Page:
A New York state agency’s discrimination complaint against the International Longshoremen’s Association and the New York Shipping Association adds a new element to a battle over control of hiring in the East Coast’s largest port.
The New York State Division of Human Rights said a system of ILA referrals and employer job sponsorships has “caused a disproportionate number of minorities and women to be excluded from ILA membership and employment opportunities.” The report cited the predominantly white, male membership of three New York ILA locals.
Coming amid negotiations on a new ILA contract, the human rights complaint created what the union and employers said was an unwelcome diversion. “With our local bargaining at a sensitive juncture, the timing of this complaint seems somewhat inappropriate,” NYSA President Joseph Curto said.
The complaint closely tracked criticism by the Waterfront Commission of New York Harbor, a crime watchdog agency that has accused the ILA and NYSA of failing to hire enough minorities and women to reflect the population of communities around the docks.
The Waterfront Commission and industry have been jousting over diversity for more than two years. Besides promoting diversity as part of its mission to promote fair hiring, the commission wants to shake up what it sees as an insular waterfront culture that is susceptible to organized-crime influence.
Patrick Foye, chairman of the Port Authority of New York and New Jersey, also has weighed in on the diversity issue. He has threatened to use port authority leases to crack down on “deliberate discrimination” in hiring.
The New York human rights agency’s complaint could lead to fines, penalties and a cease-and-desist order. The ILA and NYSA said they would contest the complaint at hearings. Any decision by the human rights division order may be appealed to state courts.
The complaint focused on ILA locals 824 in Manhattan, 920 on Staten Island and 1814 in Brooklyn, saying their approximately 589 members were 78.6 percent white, 7.5 percent black, 12.7 percent Hispanic and 4.6 percent female.
The ILA and NYSA note the New York locals handle less than 20 percent of the port’s cargo. When the ILA’s larger New Jersey locals are included, the racial breakdown for the entire port is close to that of the metropolitan area, they point out.
The ILA and NYSA said the port’s overall work force last year was 25 percent African-American, 13 percent Hispanic and 11 percent female. The 2010 census said the New York-New Jersey metropolitan area was 20.4 percent black and 24.6 percent Hispanic.
“If you look at the port on a macro basis, the work force is very diverse,” Curto said. “On a micro basis, it doesn’t match the demographics of surrounding neighborhoods, but that’s because of the socioeconomic evolution of those communities.”
Historically, the port’s ILA locals drew their memberships from dockside areas dominated by ethnic groups such as the Irish on Manhattan’s West Side. When containerization shifted cargo handling to New Jersey, ILA locals working breakbulk cargo in Manhattan and Brooklyn went into irreversible decline.
Decades ago, the ILA’s Manhattan and Brooklyn locals each had several thousand members.
Today, after years of hiring freezes, Local 824 in Manhattan has only 100 members and Local 1814 Brooklyn has less than 400. Local 920 in Staten Island has a largely older membership and has less work than larger New Jersey locals.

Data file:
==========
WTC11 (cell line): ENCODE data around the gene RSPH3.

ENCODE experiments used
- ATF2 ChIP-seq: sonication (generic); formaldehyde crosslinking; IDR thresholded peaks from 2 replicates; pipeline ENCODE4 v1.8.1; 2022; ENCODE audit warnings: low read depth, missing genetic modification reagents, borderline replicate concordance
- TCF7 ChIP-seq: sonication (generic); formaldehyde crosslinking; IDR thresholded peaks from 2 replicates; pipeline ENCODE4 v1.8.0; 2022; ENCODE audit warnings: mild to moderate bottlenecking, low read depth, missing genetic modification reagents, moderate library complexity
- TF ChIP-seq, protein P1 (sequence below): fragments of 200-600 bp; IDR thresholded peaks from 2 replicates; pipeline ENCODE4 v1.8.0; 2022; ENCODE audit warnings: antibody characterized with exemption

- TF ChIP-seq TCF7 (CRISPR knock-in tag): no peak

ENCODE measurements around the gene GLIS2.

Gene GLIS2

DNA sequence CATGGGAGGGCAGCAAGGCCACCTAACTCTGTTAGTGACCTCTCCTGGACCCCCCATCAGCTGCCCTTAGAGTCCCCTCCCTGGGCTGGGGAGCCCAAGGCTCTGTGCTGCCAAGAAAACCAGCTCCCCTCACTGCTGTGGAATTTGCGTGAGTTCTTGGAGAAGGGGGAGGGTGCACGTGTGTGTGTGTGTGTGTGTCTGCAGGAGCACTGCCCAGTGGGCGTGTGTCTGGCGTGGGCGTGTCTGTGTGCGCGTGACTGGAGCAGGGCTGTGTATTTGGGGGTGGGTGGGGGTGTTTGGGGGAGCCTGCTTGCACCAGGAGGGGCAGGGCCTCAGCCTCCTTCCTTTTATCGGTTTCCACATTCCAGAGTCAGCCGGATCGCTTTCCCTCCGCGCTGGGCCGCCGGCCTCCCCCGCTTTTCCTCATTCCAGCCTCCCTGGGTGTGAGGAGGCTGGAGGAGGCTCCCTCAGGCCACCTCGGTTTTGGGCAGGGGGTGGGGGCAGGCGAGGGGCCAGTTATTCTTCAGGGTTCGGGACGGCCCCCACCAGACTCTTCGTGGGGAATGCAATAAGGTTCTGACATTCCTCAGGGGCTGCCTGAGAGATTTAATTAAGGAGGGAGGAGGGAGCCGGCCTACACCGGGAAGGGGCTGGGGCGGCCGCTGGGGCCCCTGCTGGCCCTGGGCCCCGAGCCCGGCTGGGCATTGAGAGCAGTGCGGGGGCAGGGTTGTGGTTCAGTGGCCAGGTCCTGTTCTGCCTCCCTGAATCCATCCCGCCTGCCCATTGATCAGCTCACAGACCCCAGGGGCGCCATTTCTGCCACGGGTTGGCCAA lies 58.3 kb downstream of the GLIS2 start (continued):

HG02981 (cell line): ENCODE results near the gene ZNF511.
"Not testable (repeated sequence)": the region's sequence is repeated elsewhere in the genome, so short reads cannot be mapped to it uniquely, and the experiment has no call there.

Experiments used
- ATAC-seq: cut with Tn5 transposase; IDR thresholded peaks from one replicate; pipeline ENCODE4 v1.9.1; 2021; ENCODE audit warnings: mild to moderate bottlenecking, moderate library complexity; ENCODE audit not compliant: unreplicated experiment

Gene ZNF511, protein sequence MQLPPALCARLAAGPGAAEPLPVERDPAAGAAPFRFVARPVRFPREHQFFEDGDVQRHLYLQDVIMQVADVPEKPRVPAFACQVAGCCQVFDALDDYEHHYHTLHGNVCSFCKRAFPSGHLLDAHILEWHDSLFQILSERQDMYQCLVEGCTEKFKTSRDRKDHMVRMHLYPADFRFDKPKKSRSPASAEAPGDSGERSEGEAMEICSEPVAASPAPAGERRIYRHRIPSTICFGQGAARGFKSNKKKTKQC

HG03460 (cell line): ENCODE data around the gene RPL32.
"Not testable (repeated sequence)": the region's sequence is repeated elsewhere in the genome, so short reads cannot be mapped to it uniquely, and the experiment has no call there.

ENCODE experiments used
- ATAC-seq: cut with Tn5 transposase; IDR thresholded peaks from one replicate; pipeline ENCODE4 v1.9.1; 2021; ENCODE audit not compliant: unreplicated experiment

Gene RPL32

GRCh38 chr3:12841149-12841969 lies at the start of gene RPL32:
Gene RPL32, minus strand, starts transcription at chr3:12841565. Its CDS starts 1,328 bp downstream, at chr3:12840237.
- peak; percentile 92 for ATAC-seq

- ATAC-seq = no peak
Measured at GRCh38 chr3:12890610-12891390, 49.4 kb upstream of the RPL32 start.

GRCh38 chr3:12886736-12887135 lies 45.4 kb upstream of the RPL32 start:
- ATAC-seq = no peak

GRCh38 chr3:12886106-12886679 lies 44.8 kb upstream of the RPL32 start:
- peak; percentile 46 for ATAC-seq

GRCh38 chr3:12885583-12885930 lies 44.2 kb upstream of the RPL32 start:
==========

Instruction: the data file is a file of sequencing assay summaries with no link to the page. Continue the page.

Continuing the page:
The New York human rights complaint cited a dispute that flared last year between the Waterfront Commission and ILA and NYSA over hiring of 50 seasonal workers for cruise-ship baggage handling, which often is a stepping stone to more lucrative cargo-handling work.
The Waterfront Commission selected half of the 50 candidates from unemployment centers. The ILA provided the others through informal channels. When the commission realized the ILA’s pre-screened candidates were all white, it refused to register the last eight. In response, the NYSA refused to allow the commission-screened workers to be trained for year-round jobs driving cars off ships.
While the impasse continues, the NYSA and ILA are implementing a new program that selects 51 percent of new hires from military veterans of Iraq, Afghanistan and other theaters in the war on terrorism. The other 49 percent would come from union referrals in a way the ILA and NYSA say would be fair and nondiscriminatory.
Under the new program, employers are hiring 25 baggage handlers to replace positions that have become vacant as workers have transferred to more lucrative work handling vehicles or containers. “We think everyone will find that the group we are bringing in is extremely diverse,” Curto said.
Meanwhile, the ILA and NYSA are urging New York legislators to support a bill abolishing the Waterfront Commission’s statutory authority to restrict the size of the longshore work force. The commission contends the restrictions are needed to avoid an oversupply of jobs that would encourage job-selling and other rackets.
The NYSA and ILA argue that employers should be able to add workers when they’re needed, without seeking commission approval. They say the commission was given control of the work force in 1968 not to control organized crime but to restrict costs under the ILA contract’s now-defunct guaranteed income program, which paid ILA members for whom no work was available.
Changing the Waterfront Commission’s authority requires approval by both New York and New Jersey. New Jersey legislators have approved a bill to end the commission’s control over the size of the work force, but the legislation stalled again this year in New York.